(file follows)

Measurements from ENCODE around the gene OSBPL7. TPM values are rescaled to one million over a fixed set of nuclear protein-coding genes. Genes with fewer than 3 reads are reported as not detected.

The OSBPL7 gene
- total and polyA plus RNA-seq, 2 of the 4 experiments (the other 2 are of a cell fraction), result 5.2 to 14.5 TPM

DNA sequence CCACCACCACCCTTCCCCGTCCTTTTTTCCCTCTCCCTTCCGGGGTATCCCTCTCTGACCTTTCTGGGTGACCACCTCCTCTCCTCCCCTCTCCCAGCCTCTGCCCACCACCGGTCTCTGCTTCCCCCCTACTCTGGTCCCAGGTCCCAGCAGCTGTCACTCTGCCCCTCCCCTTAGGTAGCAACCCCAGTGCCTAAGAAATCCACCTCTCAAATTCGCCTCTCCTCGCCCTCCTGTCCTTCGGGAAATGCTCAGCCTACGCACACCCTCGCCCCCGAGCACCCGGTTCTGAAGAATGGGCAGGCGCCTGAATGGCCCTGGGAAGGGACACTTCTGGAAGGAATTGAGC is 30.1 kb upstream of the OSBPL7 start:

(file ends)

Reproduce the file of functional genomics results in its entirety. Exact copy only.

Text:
Measurements from ENCODE around the gene OSBPL7. TPM values are rescaled to one million over a fixed set of nuclear protein-coding genes. Genes with fewer than 3 reads are reported as not detected.

The OSBPL7 gene
- total and polyA plus RNA-seq, 2 of the 4 experiments (the other 2 are of a cell fraction), result 5.2 to 14.5 TPM

DNA sequence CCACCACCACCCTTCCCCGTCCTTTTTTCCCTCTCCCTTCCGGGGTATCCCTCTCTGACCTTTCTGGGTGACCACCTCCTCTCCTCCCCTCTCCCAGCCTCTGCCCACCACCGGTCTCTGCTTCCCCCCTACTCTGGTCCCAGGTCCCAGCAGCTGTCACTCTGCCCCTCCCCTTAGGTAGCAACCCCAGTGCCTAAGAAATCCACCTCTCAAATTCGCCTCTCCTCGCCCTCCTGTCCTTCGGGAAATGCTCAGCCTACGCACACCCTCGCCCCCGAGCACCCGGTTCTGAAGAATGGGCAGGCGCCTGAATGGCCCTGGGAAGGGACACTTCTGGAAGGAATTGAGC is 30.1 kb upstream of the OSBPL7 start: